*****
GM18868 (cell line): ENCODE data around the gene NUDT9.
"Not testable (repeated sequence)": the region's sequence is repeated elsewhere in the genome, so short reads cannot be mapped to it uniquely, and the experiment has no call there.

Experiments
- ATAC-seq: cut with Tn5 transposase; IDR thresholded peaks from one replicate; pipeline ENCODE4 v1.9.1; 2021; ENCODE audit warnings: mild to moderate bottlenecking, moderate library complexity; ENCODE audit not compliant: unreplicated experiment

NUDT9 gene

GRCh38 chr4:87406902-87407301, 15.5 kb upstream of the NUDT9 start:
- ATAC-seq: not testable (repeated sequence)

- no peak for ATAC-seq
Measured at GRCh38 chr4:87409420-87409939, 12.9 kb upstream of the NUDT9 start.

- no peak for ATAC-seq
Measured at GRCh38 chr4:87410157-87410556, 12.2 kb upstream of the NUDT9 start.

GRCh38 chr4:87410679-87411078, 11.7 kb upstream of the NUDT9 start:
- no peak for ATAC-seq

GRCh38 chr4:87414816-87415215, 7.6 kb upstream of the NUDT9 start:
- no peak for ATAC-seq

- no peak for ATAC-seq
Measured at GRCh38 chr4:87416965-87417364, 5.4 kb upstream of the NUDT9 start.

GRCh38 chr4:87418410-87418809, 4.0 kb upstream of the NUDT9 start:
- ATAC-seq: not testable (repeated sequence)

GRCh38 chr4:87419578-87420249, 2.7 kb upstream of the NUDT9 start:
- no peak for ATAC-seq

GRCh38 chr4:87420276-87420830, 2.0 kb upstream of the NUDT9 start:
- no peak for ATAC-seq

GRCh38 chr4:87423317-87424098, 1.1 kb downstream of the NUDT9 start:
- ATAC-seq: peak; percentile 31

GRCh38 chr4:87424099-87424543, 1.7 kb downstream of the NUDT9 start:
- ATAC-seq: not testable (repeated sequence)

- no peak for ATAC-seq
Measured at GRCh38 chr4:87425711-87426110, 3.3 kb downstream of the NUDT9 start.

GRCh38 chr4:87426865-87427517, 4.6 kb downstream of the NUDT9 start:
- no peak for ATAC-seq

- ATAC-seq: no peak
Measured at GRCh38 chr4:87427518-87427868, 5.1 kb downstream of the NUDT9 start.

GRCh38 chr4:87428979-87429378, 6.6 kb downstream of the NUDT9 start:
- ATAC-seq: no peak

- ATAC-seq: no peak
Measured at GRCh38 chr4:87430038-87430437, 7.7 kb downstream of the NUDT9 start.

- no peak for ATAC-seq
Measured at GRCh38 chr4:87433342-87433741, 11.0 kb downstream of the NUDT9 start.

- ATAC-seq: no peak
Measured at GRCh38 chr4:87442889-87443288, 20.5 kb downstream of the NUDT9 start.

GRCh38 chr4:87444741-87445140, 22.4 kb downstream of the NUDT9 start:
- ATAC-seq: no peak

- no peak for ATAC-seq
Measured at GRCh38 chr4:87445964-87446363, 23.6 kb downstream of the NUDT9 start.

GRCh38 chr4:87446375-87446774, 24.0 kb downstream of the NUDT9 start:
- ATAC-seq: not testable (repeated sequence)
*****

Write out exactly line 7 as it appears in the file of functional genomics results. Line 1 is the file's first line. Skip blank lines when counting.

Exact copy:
- ATAC-seq: not testable (repeated sequence)